Interpreting the Law
The Judge in a Criminal Case has several duties. They interpret the laws, assess any evidence presented, and oversee how hearings and trials unfold in the criminal courtroom. But perhaps most importantly, in the majority of criminal cases, judges are the impartial decision-makers in the pursuit of justice.
Article III of the United States Constitution charges the judicial system with ‘interpreting the law’.
The United States has what is known as an “adversarial judicial system” – that is, criminal cases are contests between two opposing sides, which ensures that evidence and legal arguments will be fairly presented to the court by both sides.
The judge, however, remains neutral, presiding as an impartial mediator or ‘referee’ between the prosecution representing “the people” and the defense representing the “defendant”.
In this article we will go over these main duties of a Criminal Courtroom Judge:
- Manage Court Proceedings
- Act as Referee to Ensure Rights and Due Process
- Establish Facts in Some Cases
- Act as a Jurist
- Bring Forth Sentencing for a Conviction
Duties of the Judge
Manage Court Proceedings
The judge’s first role is to manage criminal cases, hear motions, set the schedules and enroll juries in criminal court. Although clerks and court staff may issue notices and maintain calendars, it is ultimately the judge’s responsibility.
A judge also must make sure all the parties and witnesses follow proper courtroom procedure. The reason is to uphold the 6th Amendment of the US Constitution: The right to a fair trial.
Act as Referee
A judge’s robe can be seen as similar to the uniform worn by a referee in a sporting event. When they put on that black robe, they become the mediator and the ultimate representative of the law.
In criminal cases, where penalties may significantly affect or perhaps even result in the defendant being sent to prison, an objective referee is vital to ensure civil rights and due process guaranteed in the Bill of Rights and those enumerated in California constitution. Appeals may often result from refereeing errors made by the judge.
Many criminal cases are heard by a judge sitting without a jury. The judge is the “trier of fact,” deciding whether the evidence is credible and which witnesses are telling the truth. Then the judge applies the law to these facts to determine whether a civil claim has been established on a balance of probabilities or whether there is proof beyond a reasonable doubt, in criminal cases, that the suspect is guilty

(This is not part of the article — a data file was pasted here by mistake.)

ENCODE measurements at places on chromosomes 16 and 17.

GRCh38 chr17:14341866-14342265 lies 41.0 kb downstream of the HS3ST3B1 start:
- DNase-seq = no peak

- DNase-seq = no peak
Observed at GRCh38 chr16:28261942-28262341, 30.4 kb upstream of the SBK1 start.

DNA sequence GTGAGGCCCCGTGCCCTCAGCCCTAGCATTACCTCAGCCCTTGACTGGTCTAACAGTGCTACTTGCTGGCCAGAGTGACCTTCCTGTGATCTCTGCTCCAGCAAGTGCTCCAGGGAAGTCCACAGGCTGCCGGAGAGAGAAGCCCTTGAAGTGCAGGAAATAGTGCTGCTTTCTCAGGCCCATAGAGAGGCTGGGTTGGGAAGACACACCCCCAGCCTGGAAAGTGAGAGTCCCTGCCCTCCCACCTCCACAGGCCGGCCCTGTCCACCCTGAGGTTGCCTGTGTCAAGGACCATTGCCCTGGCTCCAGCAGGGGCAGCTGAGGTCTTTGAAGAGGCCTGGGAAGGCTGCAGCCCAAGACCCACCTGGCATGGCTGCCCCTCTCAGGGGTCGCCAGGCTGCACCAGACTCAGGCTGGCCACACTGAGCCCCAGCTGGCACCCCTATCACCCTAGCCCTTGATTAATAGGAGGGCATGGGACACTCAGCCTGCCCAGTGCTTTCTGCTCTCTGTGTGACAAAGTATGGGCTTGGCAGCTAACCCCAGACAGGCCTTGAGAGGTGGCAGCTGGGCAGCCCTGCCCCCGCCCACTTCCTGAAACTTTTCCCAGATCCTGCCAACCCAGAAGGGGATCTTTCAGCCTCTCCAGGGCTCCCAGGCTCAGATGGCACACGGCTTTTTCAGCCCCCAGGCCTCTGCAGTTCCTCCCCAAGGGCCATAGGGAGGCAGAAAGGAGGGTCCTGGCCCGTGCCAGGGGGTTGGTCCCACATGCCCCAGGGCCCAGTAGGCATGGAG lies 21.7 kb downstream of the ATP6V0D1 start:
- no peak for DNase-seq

Because the level of proof needs to be so high in a California criminal trial, the establishment of facts is of vital importance. In a “bench” trial, a judge makes the decisions as to what is fact or not, and as the ultimate trier of fact, will decide whether the defendant is guilty or not guilty.
Alternatively, in a jury trial, the jury holds this burden of “trier of fact”.
Act as a Jurist
In a jury trial, the judge and jury must work together to guarantee a fair hearing and the determination of guilt or innocence. Judges must supervise examinations by attorneys and control divergent interests to enlist an unbiased jury. Judges must order the jury to ignore overly prejudicial information, hearsay, propaganda or any other evidence deemed inadmissible in the courtroom.
The judge instructs the jury regarding its job; he assists the jury by explaining court procedure and the meaning of the laws it must use to make its final determinations.
Sentence the Convicted
A finding of guilt, or no contest, in a criminal case will trigger the next phase called “sentencing”. The judge will pronounce penalties based upon opposing attorney arguments and the jury recommendations in a jury trial. In a bench trial, the judge alone will determine and announces the penalties.
Do You Need a Criminal Defense Attorney?
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Seppi Esfandi is an expert in Criminal Law who has over 17 years of practice defending a variety of criminal cases.